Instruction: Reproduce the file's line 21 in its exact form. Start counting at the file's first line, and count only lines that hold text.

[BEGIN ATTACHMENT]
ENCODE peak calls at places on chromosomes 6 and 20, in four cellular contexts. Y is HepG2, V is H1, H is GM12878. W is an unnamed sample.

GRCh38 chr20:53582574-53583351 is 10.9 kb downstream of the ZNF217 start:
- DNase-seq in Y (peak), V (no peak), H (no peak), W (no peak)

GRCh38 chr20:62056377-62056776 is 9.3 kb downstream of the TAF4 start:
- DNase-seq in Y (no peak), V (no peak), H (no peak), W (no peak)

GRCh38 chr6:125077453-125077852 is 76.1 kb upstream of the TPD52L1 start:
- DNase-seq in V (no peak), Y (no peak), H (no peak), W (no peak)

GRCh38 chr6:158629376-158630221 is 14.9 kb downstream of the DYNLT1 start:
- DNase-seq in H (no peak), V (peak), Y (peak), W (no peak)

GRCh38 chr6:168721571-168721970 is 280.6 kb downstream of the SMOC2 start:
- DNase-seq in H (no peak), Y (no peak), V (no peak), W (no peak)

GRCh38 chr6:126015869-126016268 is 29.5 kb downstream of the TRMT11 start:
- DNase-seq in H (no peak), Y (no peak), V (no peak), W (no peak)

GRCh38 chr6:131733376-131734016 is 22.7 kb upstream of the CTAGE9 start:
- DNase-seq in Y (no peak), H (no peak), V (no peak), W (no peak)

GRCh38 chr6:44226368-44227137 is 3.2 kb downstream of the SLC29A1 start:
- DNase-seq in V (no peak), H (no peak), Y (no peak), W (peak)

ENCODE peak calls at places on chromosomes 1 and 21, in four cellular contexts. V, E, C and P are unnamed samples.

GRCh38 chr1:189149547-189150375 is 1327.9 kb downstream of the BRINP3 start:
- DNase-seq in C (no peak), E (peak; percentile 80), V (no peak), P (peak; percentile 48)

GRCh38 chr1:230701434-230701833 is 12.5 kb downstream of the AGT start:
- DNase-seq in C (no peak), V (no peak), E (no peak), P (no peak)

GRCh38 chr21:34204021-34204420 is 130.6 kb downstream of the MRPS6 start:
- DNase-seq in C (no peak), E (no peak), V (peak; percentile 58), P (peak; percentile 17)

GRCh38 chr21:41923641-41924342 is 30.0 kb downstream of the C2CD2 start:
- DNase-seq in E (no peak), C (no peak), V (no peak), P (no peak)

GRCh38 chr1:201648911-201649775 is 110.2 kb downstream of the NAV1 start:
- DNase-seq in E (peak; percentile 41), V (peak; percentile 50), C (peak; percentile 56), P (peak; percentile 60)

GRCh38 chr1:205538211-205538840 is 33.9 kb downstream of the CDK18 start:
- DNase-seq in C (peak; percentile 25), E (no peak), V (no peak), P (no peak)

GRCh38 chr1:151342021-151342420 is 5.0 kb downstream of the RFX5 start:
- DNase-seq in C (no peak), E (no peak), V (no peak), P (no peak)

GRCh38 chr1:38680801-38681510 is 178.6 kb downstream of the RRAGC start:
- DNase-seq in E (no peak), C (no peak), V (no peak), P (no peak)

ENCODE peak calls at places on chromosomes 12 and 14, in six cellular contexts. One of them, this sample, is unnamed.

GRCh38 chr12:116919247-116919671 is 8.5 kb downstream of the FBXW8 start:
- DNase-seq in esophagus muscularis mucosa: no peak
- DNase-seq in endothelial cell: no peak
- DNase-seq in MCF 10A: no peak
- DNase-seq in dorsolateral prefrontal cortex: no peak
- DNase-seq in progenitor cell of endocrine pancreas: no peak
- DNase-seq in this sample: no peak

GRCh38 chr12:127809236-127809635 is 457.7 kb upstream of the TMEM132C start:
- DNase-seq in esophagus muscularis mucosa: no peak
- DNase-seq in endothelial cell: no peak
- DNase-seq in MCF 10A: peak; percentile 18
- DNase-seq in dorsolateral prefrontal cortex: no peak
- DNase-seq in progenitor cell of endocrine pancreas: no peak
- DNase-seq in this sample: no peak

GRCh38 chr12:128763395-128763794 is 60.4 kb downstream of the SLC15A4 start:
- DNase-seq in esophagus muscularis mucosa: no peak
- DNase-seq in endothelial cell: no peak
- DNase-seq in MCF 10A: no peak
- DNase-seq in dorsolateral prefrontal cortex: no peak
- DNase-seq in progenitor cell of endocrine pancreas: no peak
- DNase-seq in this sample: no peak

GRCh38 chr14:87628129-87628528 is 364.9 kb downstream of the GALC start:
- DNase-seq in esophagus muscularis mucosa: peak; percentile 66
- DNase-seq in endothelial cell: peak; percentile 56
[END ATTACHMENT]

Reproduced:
GRCh38 chr1:230701434-230701833 is 12.5 kb downstream of the AGT start: